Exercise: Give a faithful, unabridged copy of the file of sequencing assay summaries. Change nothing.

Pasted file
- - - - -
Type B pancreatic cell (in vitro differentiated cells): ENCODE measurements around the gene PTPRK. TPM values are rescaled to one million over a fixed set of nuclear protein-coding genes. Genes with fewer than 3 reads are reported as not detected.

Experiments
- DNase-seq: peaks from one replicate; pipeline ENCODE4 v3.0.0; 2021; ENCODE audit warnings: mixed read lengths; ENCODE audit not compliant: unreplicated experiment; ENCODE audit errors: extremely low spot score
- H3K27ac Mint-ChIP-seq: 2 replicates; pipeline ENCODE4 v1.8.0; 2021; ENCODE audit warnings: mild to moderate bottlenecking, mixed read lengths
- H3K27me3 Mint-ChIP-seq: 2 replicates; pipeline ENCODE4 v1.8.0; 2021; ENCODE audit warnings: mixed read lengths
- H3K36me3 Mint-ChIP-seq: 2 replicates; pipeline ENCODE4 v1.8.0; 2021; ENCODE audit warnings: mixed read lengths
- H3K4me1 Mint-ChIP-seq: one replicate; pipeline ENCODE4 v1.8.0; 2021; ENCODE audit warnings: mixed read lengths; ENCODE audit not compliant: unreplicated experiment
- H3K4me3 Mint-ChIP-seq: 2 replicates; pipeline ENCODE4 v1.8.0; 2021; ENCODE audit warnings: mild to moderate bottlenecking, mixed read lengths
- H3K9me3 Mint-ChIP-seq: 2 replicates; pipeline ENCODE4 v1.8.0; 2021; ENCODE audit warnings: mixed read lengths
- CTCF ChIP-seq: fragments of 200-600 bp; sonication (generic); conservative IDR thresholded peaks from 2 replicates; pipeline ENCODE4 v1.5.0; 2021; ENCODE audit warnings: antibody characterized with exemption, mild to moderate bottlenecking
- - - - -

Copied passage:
Type B pancreatic cell (in vitro differentiated cells): ENCODE measurements around the gene PTPRK. TPM values are rescaled to one million over a fixed set of nuclear protein-coding genes. Genes with fewer than 3 reads are reported as not detected.

Experiments
- DNase-seq: peaks from one replicate; pipeline ENCODE4 v3.0.0; 2021; ENCODE audit warnings: mixed read lengths; ENCODE audit not compliant: unreplicated experiment; ENCODE audit errors: extremely low spot score
- H3K27ac Mint-ChIP-seq: 2 replicates; pipeline ENCODE4 v1.8.0; 2021; ENCODE audit warnings: mild to moderate bottlenecking, mixed read lengths
- H3K27me3 Mint-ChIP-seq: 2 replicates; pipeline ENCODE4 v1.8.0; 2021; ENCODE audit warnings: mixed read lengths
- H3K36me3 Mint-ChIP-seq: 2 replicates; pipeline ENCODE4 v1.8.0; 2021; ENCODE audit warnings: mixed read lengths
- H3K4me1 Mint-ChIP-seq: one replicate; pipeline ENCODE4 v1.8.0; 2021; ENCODE audit warnings: mixed read lengths; ENCODE audit not compliant: unreplicated experiment
- H3K4me3 Mint-ChIP-seq: 2 replicates; pipeline ENCODE4 v1.8.0; 2021; ENCODE audit warnings: mild to moderate bottlenecking, mixed read lengths
- H3K9me3 Mint-ChIP-seq: 2 replicates; pipeline ENCODE4 v1.8.0; 2021; ENCODE audit warnings: mixed read lengths
- CTCF ChIP-seq: fragments of 200-600 bp; sonication (generic); conservative IDR thresholded peaks from 2 replicates; pipeline ENCODE4 v1.5.0; 2021; ENCODE audit warnings: antibody characterized with exemption, mild to moderate bottlenecking